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Municipal government

City CTO explains why 311 iPhone app is two months late

Last week, we wrote that Philadelphia’s planned 311 iPhone app — which would allow folks to submit complaints and ask questions to the city’s citizen-serving 311 agency — was two months late. In a conversation last week, city Chief Technology Officer Allan Frank responded to some of the specifics of the article, which posited alternatives […]

Last week, we wrote that Philadelphia’s planned 311 iPhone app — which would allow folks to submit complaints and ask questions to the city’s citizen-serving 311 agency — was two months late.
In a conversation last week, city Chief Technology Officer Allan Frank responded to some of the specifics of the article, which posited alternatives to in-house development of the application and challenged the city to take advantage of free app technologies and to turn to Philadelphia’s talented and civic-focused developers for help.
Frank said that contrary to statements in the article, the application hasn’t cost taxpayers anything — it’s been a labor of love for several employees in the department — and that the city did research low-cost and free, third-party options but found that its solution was the strongest.
So, then, why is it two months late?

What started as a front-end application to serve citizens has been transformed into a cross-departmental project, Frank says, tieing the app’s complaints into 311’s queue system, so that the same moderation process involved with the department’s standard customer service is integrated across the platforms.
“I had the front-end done overnight,” he says. “The reason I don’t have it out today is because of the desire on [311’s] end to have it entered into their work management system.”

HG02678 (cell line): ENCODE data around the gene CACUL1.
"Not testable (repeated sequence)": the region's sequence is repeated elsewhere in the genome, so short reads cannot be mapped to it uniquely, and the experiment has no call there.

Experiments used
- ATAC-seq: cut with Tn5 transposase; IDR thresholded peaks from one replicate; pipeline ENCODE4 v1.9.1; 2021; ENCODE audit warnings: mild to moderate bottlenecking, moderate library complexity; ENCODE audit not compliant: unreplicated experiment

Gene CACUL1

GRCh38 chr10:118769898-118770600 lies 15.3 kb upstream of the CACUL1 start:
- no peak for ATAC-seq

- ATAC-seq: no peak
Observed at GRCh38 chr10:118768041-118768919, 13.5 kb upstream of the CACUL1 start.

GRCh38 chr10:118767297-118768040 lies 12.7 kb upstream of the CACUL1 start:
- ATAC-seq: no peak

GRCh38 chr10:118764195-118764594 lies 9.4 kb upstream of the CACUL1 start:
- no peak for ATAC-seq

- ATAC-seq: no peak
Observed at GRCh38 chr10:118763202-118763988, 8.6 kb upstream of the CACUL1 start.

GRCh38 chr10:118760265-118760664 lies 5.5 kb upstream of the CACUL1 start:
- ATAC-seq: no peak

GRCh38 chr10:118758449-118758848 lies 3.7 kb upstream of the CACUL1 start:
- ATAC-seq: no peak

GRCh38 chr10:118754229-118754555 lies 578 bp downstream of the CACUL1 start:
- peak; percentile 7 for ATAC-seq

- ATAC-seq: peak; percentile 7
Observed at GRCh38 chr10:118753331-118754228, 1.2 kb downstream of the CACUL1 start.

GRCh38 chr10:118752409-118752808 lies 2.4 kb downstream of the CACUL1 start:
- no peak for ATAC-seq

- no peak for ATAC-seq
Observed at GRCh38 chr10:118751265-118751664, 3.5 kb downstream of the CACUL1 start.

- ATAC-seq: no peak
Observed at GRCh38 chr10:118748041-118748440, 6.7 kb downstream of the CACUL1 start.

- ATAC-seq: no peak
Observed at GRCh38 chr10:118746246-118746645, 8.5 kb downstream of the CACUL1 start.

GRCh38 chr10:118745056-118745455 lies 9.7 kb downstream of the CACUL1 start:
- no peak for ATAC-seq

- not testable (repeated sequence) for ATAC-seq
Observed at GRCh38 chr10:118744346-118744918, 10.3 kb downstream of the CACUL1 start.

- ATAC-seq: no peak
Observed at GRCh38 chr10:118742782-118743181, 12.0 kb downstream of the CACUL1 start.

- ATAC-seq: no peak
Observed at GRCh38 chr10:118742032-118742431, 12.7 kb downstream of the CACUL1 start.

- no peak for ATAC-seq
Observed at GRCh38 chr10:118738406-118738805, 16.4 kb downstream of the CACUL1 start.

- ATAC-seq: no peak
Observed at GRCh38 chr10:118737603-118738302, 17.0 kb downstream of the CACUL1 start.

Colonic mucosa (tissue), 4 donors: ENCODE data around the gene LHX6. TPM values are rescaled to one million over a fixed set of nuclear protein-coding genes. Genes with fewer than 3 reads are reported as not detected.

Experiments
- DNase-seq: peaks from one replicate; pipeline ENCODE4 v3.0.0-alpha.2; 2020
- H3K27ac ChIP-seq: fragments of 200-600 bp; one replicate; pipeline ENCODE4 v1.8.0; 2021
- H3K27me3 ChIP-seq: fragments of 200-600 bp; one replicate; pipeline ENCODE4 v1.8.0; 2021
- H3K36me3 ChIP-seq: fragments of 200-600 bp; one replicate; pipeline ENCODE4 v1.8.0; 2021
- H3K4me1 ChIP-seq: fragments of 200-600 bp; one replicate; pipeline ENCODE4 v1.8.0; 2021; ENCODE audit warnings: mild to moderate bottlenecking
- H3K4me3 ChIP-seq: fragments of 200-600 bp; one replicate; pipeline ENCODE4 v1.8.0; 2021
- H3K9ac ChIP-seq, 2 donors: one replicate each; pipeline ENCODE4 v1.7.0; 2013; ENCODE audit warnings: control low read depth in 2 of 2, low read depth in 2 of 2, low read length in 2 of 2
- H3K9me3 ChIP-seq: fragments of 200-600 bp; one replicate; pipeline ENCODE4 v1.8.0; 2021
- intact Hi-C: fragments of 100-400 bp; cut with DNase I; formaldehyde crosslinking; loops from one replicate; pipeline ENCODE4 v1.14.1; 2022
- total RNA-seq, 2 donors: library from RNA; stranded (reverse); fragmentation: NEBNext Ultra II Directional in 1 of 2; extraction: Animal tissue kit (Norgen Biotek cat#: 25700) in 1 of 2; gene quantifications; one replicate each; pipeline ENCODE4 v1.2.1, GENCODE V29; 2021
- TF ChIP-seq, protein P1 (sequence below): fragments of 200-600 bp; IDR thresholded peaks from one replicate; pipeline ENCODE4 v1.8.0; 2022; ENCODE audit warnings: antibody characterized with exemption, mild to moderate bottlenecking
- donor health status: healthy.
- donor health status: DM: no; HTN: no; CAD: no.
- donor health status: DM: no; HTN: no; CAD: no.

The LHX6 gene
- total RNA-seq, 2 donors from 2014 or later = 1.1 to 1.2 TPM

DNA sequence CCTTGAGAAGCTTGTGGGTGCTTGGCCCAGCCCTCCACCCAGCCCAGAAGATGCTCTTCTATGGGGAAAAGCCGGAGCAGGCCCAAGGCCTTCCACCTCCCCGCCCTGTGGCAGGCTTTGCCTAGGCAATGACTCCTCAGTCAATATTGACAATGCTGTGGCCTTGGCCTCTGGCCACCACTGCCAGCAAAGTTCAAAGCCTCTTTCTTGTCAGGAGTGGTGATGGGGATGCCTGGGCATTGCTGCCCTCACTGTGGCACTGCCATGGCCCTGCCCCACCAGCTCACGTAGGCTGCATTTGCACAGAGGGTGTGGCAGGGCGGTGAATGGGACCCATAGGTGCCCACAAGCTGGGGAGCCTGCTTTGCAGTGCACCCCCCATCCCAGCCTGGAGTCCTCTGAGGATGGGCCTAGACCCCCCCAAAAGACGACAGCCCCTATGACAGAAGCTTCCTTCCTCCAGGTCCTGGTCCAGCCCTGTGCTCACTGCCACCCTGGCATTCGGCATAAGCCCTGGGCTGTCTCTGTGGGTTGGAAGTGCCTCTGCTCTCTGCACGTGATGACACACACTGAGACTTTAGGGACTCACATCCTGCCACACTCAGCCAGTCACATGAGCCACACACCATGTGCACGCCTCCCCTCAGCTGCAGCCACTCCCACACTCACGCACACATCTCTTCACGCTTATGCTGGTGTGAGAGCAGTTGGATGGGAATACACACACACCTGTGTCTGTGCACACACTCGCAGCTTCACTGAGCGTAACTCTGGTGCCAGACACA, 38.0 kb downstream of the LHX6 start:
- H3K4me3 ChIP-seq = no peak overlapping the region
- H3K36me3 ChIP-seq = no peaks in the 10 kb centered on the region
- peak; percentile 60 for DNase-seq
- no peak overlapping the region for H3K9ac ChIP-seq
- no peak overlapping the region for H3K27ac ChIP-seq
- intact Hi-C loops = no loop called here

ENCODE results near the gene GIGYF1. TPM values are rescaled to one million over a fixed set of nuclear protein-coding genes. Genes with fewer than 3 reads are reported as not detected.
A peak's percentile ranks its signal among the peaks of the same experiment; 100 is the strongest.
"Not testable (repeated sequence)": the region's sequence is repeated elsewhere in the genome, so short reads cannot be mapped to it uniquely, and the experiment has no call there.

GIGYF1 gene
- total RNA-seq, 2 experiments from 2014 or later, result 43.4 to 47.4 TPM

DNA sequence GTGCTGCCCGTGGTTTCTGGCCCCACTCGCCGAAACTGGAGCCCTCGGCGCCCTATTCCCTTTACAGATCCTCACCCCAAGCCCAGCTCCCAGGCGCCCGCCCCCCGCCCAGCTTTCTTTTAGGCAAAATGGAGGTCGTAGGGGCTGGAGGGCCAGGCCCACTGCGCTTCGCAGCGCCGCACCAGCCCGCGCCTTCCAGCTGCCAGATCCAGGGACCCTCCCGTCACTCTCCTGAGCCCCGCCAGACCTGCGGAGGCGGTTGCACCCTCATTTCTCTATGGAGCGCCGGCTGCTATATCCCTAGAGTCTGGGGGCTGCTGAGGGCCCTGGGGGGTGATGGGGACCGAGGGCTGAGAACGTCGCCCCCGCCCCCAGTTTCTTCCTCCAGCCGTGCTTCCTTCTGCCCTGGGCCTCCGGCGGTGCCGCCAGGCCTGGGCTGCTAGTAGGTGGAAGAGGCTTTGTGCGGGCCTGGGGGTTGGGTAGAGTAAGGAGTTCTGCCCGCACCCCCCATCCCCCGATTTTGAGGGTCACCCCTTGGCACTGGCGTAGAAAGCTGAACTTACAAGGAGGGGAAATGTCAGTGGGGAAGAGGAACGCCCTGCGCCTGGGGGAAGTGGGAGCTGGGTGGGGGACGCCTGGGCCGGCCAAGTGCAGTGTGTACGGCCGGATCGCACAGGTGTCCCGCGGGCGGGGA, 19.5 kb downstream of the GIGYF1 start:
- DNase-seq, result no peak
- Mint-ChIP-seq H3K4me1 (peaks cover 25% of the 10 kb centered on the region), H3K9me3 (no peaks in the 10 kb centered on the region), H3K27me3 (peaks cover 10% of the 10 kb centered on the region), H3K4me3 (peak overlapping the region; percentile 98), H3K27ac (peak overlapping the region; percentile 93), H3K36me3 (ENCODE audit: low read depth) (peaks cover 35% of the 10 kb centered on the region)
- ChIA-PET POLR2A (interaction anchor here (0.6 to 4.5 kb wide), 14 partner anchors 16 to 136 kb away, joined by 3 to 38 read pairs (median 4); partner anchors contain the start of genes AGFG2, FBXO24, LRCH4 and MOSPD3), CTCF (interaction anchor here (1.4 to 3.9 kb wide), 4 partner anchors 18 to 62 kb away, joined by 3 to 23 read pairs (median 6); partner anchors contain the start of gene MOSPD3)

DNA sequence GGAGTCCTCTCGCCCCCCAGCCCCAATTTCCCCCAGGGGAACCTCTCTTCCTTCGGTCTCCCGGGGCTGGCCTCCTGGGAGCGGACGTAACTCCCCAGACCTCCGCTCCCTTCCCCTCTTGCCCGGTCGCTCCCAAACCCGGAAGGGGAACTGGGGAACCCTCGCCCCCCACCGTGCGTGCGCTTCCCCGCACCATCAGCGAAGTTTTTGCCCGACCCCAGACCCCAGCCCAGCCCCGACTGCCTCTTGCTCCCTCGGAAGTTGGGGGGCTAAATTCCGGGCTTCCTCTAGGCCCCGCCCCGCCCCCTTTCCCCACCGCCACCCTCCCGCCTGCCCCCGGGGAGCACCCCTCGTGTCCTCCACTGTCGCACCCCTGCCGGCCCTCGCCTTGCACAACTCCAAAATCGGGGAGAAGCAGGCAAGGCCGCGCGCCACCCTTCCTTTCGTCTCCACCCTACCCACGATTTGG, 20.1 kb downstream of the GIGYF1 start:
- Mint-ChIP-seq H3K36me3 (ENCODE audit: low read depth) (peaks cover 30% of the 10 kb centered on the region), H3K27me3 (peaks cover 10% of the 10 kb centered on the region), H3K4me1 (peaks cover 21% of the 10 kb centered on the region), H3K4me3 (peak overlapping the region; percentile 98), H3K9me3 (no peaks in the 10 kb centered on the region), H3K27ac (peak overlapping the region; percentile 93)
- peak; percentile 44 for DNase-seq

And as for a release date? Frank was mum on a hard date. “I’ve asked them, I’ve given you enough time, I’m committed to the citizens, now I’m pushing it, I’ve given you a month or two, now let’s make it happen,” he said.
Frank also voiced some opposition to Councilman Bill Green‘s belief that the Division of Technology should spend more time focusing on citizens and less time concerned managing servers.
“I wish i could spend all my time focusing on citizens,” Frank said. “Unfortunately, in a city that has somewhere between 800 and 1000 servers, 52 agencies, 19 data rooms, 300 network locations, I have to manage servers. I have to build a protected stable environment to handle an online world.”
See our Q&A with Frank this Friday for more details and a full-length interview with the CTO, a conversation that covers the city’s plans to release data to thid-party developers, consolidation of city information technology, and how Frank grades his tenure in office with 10 months remaining until the mayoral primary.

Companies: City of Philadelphia / Division of Technology / Philly 311

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